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Comcast to plow millions into programming

NBCU toppers outline plan

Comcast will spend $200 million more per year to boost primetime programming at the NBC broadcast net and $100 million more on its cable network shows, NBCUniversal topper Steve Burke said Wednesday.

However, Burke said the turnaround in ratings at NBC will not be based on the amount of dollars budgeted for shows.

“It’s about making better shows,” he said, pointing out that NBC is making the same number of pilots — 21 — as it did last year before Comcast owned a majority stake in NBCU. Burke said he would be traveling soon to Los Angeles to see the first pilots offered up under NBC’s new boss, Bob Greenblatt.

In discussing first-quarter earnings on Wednesday, execs said it was important to be patient with NBC’s turnaround. “It’s going to take time,” said Comcast topper Brian Roberts. Burke said it would be a “multi-year” project, but added that broadcast has big upside for Comcast, both at the network and at the local TV stations.

In the first financial report since becoming majority owner of NBCUniversal, Comcast said revenues for its new joint venture in the period ended March 31 decreased 11.5% on a pro forma basis to $4.3 billion, while operating cash flow rose 5% to $496 million. Excluding last year’s Vancouver Winter Olympics, pro forma revenues at NBCU grew 6%.

When asked about whether given recent losses from the Olympics NBCU would still be a bidder for the Games and other big-ticket sports rights, Burke said, “We are in business to make money. We will be disciplined.” He said he thought the Olympics and the NFL are “two fantastic properties, but we like to make money.” He added there are ways to turn a profit on sports.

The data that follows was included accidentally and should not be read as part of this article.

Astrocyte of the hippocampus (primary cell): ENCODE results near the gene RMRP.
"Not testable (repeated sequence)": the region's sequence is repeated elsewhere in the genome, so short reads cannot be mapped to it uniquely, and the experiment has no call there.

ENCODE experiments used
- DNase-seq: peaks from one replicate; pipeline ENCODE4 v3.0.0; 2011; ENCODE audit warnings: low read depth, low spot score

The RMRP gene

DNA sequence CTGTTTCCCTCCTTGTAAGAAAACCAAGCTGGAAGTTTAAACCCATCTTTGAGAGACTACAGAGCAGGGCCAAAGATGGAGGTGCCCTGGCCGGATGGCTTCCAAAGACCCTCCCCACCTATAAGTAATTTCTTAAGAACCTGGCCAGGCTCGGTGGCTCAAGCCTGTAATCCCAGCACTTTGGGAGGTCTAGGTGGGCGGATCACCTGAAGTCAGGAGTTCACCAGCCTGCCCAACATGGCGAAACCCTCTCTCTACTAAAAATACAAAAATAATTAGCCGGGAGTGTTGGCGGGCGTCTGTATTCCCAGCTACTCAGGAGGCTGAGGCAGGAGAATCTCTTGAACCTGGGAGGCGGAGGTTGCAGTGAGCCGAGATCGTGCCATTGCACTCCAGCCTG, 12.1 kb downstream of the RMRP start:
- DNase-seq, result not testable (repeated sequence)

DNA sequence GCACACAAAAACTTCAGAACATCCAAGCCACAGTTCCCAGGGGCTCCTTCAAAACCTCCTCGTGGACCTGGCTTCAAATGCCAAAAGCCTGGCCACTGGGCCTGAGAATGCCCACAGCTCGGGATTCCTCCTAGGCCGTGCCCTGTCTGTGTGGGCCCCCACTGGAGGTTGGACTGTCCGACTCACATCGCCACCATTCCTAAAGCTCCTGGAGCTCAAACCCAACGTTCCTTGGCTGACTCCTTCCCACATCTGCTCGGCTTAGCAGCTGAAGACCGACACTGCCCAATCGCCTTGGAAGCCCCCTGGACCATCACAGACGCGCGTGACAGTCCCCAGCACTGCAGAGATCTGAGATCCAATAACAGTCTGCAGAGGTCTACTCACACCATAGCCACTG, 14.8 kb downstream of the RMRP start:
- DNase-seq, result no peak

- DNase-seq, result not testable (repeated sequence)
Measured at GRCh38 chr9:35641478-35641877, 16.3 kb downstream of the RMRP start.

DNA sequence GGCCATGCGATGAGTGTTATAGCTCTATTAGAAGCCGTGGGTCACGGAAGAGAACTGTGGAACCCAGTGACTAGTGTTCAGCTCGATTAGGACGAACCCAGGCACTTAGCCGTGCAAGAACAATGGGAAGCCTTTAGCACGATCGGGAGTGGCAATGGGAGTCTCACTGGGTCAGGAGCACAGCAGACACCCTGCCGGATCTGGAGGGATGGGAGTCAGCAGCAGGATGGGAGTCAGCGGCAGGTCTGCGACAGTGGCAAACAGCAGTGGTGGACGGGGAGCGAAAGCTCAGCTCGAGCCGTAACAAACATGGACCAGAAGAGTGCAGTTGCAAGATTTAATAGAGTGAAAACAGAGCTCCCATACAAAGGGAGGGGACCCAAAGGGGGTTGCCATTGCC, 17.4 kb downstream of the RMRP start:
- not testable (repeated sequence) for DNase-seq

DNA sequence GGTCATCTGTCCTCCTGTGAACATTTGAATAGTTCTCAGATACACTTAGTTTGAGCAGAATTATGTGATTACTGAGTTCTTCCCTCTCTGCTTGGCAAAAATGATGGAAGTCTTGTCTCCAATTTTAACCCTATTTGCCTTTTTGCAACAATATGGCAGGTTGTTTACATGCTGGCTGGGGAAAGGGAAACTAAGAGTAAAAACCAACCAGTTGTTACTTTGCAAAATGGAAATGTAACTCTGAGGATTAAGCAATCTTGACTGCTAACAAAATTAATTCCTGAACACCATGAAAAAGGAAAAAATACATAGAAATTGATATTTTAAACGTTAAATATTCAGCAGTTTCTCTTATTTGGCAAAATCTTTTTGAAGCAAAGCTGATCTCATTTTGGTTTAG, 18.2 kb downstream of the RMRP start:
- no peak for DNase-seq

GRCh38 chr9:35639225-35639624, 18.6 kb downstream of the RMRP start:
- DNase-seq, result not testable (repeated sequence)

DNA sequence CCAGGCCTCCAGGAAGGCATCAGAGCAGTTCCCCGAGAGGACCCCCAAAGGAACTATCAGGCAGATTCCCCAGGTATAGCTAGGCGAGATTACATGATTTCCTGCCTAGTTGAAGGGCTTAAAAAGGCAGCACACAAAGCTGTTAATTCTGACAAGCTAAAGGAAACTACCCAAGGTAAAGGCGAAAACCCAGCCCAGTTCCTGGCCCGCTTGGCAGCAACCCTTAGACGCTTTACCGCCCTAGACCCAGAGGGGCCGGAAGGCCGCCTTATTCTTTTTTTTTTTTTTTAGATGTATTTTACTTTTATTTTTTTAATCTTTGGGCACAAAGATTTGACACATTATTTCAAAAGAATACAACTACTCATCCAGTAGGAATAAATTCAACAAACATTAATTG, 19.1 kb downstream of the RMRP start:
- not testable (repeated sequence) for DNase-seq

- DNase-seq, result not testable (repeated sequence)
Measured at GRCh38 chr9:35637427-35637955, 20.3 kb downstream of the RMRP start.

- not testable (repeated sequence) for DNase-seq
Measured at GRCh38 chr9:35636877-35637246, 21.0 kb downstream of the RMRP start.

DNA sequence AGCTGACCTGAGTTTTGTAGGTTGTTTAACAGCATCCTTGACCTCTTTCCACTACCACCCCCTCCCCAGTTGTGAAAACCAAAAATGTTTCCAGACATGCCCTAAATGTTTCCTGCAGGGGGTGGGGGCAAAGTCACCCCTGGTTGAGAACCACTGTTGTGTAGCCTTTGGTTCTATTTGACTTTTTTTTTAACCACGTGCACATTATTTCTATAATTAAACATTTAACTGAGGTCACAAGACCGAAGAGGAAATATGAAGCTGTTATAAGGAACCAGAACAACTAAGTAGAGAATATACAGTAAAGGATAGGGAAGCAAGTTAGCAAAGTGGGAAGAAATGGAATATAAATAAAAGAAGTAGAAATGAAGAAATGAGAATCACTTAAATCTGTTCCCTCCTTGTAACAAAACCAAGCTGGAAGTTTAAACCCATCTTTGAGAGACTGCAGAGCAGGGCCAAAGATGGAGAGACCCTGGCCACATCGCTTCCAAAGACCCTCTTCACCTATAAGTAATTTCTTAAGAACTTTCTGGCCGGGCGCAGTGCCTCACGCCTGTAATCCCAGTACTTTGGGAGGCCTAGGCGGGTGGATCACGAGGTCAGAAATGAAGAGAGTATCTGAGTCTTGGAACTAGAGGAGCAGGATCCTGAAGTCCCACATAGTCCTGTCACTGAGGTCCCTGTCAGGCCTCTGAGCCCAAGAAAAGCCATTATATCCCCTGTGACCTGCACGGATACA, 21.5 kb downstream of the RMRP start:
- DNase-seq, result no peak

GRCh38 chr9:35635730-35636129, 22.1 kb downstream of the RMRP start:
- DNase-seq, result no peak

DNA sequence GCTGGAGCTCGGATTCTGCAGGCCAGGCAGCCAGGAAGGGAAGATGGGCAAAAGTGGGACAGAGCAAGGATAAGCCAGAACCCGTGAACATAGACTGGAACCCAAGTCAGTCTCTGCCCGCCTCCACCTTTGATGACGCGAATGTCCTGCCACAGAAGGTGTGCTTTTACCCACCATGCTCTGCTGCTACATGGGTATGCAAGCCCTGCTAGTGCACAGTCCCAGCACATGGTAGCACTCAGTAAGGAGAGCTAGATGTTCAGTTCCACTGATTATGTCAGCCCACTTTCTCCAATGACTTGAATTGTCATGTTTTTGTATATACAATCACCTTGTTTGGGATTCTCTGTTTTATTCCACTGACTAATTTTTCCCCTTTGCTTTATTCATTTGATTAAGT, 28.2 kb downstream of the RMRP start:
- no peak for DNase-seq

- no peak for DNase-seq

Overall, the nation’s No. 1 cable operator said its revenues rose 32% to $12.1 billion, including two months of NBCU results. Execs said the core cable operations and NBCU’s 16 national cable nets and 12 regional sports nets drove the results.

After a year-long regulatory review, Comcast closed the deal on its joint venture with GE at the end of January. Net profits were up 9% to $943 million. Comcast’s costs related to the joint venture in the quarter were $107 million.

“We are off to a terrific start in 2011,” Roberts said in a statement. “Cable had an outstanding quarter, with continuing momentum in both our residential and business services operations. We had particularly strong growth in high-speed Internet, consistent growth in voice services and improving video customer results. In addition, our customer retention and service metrics have never been better, and we are leading the industry in delivering new products and innovations to our customers.”

Comcast lost another 39,000 TV subscribers in the quarter. That follows declines of 135,000 subs in the fourth quarter, bringing the total for 2010 to 757,000. However, Comcast gained 418,000 broadband subscribers in the first quarter and 260,000 phone customers.

At NBCU, the cable networks continued to be the stars, with revenues up 13% to $2 billion, while the division housing broadcasters NBC and Telemundo showed declines of 35% to $1.3 billion. The Vancouver Games resulted in losses of $223 million. Universal studio also posted revenues declines, of 8% to $975 million, on lower theater and home entertainment dollars. Universal theme parks were up 16% to $95 million.

Execs said they were pleased with synergy efforts so far between NBCU and Comcast, including cross-promotional efforts for the NBC vocal competition show “The Voice” and Universal Studios’ Easter Bunny animation movie “Hop.” Burke said a hit show like “The Voice” could be a “building block” for NBC’s primetime sked.

Execs also said they expected strong results from the upfront this year, pointing out that with NBCU, Comcast is now $10 billion-a-year advertising business.